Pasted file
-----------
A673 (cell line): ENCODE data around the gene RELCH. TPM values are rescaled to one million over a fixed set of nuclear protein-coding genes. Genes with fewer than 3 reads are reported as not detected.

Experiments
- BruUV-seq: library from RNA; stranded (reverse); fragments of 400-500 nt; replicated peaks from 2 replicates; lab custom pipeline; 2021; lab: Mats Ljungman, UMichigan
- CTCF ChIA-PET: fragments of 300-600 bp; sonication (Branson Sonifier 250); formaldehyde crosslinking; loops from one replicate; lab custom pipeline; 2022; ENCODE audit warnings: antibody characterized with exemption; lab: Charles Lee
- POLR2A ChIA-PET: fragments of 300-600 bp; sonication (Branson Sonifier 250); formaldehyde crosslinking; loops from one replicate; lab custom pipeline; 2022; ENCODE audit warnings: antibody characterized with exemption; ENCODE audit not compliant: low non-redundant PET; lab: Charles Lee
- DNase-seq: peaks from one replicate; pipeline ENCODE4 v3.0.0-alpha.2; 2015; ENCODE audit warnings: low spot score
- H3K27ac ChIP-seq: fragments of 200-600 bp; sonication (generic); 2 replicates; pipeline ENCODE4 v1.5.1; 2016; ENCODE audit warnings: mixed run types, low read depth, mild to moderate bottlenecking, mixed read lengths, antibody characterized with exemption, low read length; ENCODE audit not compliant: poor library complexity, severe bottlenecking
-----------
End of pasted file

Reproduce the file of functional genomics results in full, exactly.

A673 (cell line): ENCODE data around the gene RELCH. TPM values are rescaled to one million over a fixed set of nuclear protein-coding genes. Genes with fewer than 3 reads are reported as not detected.

Experiments
- BruUV-seq: library from RNA; stranded (reverse); fragments of 400-500 nt; replicated peaks from 2 replicates; lab custom pipeline; 2021; lab: Mats Ljungman, UMichigan
- CTCF ChIA-PET: fragments of 300-600 bp; sonication (Branson Sonifier 250); formaldehyde crosslinking; loops from one replicate; lab custom pipeline; 2022; ENCODE audit warnings: antibody characterized with exemption; lab: Charles Lee
- POLR2A ChIA-PET: fragments of 300-600 bp; sonication (Branson Sonifier 250); formaldehyde crosslinking; loops from one replicate; lab custom pipeline; 2022; ENCODE audit warnings: antibody characterized with exemption; ENCODE audit not compliant: low non-redundant PET; lab: Charles Lee
- DNase-seq: peaks from one replicate; pipeline ENCODE4 v3.0.0-alpha.2; 2015; ENCODE audit warnings: low spot score
- H3K27ac ChIP-seq: fragments of 200-600 bp; sonication (generic); 2 replicates; pipeline ENCODE4 v1.5.1; 2016; ENCODE audit warnings: mixed run types, low read depth, mild to moderate bottlenecking, mixed read lengths, antibody characterized with exemption, low read length; ENCODE audit not compliant: poor library complexity, severe bottlenecking